E. Hawkins was a pedagogue at the same place. An early house was erected for school and church purposes and stood a short distance from Cataract with the high sounding name of "Buckskin". It was also built by neighbors, each one giving what he could towards the building, some giving money, others giving items to be sold for money. Among the latter was a "buckskin" given by Arthur Cummings, a fact which gave the house its name. Other houses were erected from time to time in various parts of the township, but for many years the schools were of inferior grade and not very well patronized. After the public school system was adopted, the cause of education received new impetus and better buildings replaced the simple log structures. In 1884 there were six schoolhouses being taught from four to six months in the year, bringing the advantages of common education with easy reach of all.

VILLAGES

Fallsboro--This paper city was laid out in the year 1830 by Rose and Acres in Section 26, township 12 north and Range 4 west and received its name from the falls of the Eel River. The plat shows thirty five lots each 66x99 feet in size and four streets; Main, Jackson, Van Buren and Washington. The first of which was 60 feet and the others were 30 feet each. The town was platted for the purposes of speculation, but the proprieters never realized their anticipated fortune and dispossed of the site.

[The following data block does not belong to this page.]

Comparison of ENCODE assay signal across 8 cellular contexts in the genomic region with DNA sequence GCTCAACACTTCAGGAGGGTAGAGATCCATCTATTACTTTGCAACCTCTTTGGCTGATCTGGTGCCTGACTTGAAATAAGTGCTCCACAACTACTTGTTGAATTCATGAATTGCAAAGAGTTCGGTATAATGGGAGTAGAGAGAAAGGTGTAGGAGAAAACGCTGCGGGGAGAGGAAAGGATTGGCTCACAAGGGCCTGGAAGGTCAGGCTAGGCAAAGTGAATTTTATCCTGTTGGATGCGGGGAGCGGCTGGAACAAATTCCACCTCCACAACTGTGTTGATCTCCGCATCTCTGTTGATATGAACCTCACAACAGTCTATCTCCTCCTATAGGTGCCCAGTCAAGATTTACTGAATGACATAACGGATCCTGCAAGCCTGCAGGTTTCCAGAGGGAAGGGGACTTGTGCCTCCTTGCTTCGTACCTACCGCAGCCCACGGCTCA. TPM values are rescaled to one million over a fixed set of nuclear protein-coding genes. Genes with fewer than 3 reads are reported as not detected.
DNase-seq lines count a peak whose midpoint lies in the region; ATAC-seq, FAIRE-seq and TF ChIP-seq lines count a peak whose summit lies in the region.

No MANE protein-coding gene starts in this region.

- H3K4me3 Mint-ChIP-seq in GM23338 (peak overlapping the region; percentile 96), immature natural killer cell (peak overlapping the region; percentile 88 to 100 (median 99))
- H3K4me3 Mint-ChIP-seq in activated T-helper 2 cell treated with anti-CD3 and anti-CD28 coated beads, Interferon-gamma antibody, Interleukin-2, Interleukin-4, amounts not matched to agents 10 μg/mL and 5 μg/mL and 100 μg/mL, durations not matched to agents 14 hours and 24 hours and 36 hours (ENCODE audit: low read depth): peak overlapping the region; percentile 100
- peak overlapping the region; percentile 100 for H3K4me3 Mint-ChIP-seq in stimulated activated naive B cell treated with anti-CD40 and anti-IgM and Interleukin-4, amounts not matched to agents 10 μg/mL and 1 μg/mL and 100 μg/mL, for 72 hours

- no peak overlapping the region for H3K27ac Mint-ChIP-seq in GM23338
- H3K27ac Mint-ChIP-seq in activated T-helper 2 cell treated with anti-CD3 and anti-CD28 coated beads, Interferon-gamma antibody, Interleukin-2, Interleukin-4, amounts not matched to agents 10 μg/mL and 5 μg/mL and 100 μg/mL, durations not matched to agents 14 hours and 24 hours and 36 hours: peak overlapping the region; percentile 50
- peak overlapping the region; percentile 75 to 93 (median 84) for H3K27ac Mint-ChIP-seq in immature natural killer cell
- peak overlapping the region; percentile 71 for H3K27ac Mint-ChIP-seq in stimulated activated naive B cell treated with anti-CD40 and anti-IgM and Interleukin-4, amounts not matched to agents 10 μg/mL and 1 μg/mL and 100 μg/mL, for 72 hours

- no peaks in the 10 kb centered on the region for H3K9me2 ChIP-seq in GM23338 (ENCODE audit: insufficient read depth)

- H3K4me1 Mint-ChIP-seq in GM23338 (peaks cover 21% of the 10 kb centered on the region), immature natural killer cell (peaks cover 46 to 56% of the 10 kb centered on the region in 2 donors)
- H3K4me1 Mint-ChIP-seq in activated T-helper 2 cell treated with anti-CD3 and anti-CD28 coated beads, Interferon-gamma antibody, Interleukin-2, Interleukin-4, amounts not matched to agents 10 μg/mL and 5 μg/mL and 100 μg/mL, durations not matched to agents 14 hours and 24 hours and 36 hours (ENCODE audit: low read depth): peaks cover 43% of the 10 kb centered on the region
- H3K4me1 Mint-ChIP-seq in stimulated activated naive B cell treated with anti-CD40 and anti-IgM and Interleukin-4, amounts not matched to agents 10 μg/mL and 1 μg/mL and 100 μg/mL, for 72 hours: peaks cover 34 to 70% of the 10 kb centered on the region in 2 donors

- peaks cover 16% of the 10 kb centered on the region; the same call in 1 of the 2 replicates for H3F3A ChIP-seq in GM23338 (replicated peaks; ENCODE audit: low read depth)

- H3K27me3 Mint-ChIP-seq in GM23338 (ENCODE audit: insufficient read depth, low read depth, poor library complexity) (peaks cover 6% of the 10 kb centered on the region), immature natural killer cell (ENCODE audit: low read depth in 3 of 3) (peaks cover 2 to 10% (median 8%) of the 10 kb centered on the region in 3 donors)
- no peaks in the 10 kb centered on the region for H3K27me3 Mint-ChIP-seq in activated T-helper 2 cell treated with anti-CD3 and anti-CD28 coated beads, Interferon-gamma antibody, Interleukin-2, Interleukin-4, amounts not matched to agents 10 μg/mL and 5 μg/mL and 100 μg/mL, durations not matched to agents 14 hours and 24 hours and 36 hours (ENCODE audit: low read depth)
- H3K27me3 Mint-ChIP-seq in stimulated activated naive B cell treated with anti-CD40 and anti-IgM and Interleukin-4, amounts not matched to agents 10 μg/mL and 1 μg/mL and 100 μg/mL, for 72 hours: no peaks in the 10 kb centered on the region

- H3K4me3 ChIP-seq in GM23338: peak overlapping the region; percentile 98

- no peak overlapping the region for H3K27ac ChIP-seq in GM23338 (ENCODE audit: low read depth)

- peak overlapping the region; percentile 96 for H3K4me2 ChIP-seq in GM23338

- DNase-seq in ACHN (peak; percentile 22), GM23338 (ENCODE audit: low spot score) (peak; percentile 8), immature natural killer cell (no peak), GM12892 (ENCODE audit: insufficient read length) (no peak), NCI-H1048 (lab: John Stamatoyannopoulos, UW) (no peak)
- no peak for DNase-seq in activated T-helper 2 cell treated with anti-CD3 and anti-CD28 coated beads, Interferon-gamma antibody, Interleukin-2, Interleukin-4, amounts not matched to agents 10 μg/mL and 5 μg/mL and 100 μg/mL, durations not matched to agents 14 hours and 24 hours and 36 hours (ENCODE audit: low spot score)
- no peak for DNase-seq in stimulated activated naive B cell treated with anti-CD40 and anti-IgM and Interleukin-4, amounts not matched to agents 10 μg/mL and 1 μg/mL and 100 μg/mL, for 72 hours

Cataract--This village takes its name from the fall of the river and was once the milling and mercantile center for a large area of the country before the days of the railway. It is located in Section 2, Township 11 north and range 4 west and dates its history from December of 1851, at which time the plat was surveyed and placed upon record. The original survey consisted of fourteen lots, but since then two additions have been made by T.C. Jennings on the first of March 1860 and the second on the second of September 1863.

The large flouring and saw mill of T.C. Jennings early gave the place considerable importance and induced many persons to secure lots and settle in the village. A carding machine was one of the first industries of the place operated by Mr. Jennings in connection with the other mills and a store was brought to the village soon after it was laid out.The mills were all operated on an extensive scale, Gosport and Greencastle being the principal markets for lumber, while flour was hauled to Louisville and other distant points. One of the first buildings in the village was erected for a business house by A.M. Bullett, it was occupied in an early day by Clune & Co. of Cincinnati who stocked it with miscellaneous merchandise. They were in business about ten years. Other merchants who sold goods were: Creech & Campbell, A.M. Hodge, Jack Lewis, L.T. Gose and T. D. Stillwell. There was also a drug store, and a wagon and blacksmith shop.

The following medical men have practiced in the village: W. V. Wiles, Dr. Cole, J.B. Grimes, Dr. Hamrick, J.M.Jones, William Nichols, William Hickson, B. F. Spellbring and Dr. Brasier, George McNutt and J.H. Medaris.